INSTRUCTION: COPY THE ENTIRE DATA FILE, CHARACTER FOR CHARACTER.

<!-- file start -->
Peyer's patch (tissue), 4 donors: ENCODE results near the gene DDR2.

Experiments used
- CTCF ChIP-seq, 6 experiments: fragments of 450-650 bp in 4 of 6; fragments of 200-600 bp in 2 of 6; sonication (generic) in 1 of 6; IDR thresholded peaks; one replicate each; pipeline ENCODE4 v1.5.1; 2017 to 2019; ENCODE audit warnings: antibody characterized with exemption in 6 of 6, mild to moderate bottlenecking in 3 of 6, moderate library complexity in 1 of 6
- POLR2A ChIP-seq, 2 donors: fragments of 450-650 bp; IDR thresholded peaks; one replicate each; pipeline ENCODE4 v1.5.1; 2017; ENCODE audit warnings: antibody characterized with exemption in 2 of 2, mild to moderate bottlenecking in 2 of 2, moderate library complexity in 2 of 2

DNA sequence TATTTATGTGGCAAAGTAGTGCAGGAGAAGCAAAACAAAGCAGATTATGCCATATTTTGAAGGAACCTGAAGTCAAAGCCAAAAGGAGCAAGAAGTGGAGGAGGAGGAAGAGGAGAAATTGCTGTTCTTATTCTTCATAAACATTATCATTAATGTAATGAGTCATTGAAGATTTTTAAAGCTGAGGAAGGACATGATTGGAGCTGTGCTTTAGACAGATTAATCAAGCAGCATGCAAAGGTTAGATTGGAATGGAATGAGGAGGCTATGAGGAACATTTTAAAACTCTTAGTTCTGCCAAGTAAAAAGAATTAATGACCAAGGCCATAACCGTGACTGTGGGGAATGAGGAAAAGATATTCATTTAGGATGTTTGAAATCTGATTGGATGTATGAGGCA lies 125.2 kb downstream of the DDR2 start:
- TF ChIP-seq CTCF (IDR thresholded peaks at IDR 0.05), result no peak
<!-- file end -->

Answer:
Peyer's patch (tissue), 4 donors: ENCODE results near the gene DDR2.

Experiments used
- CTCF ChIP-seq, 6 experiments: fragments of 450-650 bp in 4 of 6; fragments of 200-600 bp in 2 of 6; sonication (generic) in 1 of 6; IDR thresholded peaks; one replicate each; pipeline ENCODE4 v1.5.1; 2017 to 2019; ENCODE audit warnings: antibody characterized with exemption in 6 of 6, mild to moderate bottlenecking in 3 of 6, moderate library complexity in 1 of 6
- POLR2A ChIP-seq, 2 donors: fragments of 450-650 bp; IDR thresholded peaks; one replicate each; pipeline ENCODE4 v1.5.1; 2017; ENCODE audit warnings: antibody characterized with exemption in 2 of 2, mild to moderate bottlenecking in 2 of 2, moderate library complexity in 2 of 2

DNA sequence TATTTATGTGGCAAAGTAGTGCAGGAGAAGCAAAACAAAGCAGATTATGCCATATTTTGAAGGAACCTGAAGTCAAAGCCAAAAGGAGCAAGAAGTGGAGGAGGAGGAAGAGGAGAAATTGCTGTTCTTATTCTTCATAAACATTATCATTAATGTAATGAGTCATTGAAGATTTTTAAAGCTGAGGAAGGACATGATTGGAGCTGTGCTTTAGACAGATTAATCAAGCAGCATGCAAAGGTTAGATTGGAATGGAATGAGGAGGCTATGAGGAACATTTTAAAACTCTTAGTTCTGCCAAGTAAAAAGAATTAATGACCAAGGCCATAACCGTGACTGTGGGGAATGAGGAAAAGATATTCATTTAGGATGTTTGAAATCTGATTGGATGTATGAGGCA lies 125.2 kb downstream of the DDR2 start:
- TF ChIP-seq CTCF (IDR thresholded peaks at IDR 0.05), result no peak